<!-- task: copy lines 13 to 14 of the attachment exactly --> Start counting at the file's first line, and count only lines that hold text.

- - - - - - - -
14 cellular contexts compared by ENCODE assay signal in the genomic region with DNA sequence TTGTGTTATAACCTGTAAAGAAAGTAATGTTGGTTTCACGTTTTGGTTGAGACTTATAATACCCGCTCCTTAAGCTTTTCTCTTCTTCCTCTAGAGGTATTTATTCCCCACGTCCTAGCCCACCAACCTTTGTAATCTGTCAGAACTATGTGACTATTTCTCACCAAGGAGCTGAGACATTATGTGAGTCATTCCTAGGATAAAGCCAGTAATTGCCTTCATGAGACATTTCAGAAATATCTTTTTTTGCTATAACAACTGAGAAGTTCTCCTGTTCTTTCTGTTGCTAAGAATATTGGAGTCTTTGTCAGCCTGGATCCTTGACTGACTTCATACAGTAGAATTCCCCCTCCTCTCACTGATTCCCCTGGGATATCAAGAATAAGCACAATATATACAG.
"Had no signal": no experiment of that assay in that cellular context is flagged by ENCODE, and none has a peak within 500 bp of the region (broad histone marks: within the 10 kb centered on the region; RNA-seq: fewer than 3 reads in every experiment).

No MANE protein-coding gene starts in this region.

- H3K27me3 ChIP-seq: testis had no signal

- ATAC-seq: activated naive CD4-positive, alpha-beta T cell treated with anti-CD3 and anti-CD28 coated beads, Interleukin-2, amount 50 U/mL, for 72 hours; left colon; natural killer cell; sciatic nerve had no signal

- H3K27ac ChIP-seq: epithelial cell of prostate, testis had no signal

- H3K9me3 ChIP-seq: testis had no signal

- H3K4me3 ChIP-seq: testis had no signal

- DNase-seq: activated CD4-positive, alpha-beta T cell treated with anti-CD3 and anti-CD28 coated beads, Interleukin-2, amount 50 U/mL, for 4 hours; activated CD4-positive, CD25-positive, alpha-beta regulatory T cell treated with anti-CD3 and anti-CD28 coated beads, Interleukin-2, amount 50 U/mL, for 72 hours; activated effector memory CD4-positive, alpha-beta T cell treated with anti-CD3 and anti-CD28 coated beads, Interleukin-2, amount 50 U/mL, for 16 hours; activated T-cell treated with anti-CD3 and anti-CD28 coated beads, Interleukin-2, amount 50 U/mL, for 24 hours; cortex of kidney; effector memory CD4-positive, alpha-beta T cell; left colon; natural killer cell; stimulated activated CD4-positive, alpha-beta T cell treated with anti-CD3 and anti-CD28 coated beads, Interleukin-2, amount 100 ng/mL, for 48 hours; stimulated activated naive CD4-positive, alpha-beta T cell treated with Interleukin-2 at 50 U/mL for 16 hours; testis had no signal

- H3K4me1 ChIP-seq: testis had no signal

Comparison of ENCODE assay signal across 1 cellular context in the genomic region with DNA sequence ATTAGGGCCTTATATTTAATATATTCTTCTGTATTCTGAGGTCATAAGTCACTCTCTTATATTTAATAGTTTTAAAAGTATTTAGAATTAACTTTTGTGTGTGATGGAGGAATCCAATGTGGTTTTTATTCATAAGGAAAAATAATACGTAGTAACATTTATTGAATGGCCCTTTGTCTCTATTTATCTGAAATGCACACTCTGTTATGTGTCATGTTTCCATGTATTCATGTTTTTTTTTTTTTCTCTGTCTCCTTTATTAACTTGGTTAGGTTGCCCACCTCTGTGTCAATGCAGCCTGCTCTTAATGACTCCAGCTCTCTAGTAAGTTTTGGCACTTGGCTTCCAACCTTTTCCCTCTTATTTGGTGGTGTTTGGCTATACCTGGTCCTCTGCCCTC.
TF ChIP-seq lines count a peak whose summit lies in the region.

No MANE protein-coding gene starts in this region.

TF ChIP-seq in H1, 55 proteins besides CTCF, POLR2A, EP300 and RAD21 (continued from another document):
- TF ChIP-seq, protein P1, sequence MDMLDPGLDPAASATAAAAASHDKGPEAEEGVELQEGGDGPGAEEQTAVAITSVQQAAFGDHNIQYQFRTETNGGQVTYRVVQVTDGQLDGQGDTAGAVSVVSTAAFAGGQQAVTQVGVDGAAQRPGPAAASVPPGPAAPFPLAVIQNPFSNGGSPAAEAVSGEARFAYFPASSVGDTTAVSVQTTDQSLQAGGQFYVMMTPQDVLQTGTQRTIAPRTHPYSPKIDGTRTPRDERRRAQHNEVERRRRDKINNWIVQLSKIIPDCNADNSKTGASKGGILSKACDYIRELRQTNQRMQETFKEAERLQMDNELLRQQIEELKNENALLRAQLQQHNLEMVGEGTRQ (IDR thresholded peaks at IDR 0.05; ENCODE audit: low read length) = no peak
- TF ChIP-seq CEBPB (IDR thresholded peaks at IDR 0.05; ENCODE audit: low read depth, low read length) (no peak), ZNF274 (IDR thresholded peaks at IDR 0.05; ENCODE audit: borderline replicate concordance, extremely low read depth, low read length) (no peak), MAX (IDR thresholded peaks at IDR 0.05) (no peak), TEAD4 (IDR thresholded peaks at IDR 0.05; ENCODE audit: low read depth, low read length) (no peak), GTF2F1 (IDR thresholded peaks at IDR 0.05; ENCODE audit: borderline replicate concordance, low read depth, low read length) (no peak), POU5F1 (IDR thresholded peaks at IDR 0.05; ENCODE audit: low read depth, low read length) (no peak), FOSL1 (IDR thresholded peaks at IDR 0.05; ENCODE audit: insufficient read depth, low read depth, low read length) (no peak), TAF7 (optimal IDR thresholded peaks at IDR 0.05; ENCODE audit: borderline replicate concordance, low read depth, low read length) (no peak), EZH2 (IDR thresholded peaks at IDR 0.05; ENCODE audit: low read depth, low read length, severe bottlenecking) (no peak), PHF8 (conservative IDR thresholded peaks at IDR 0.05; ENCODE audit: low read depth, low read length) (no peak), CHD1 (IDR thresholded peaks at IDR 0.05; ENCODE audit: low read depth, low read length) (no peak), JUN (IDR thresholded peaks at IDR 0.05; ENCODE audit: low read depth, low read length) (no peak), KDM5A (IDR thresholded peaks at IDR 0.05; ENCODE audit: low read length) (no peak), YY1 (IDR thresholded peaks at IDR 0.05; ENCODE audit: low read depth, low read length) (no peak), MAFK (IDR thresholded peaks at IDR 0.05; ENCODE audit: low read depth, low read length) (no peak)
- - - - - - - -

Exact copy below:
No MANE protein-coding gene starts in this region.

TF ChIP-seq in H1, 55 proteins besides CTCF, POLR2A, EP300 and RAD21 (continued from another document):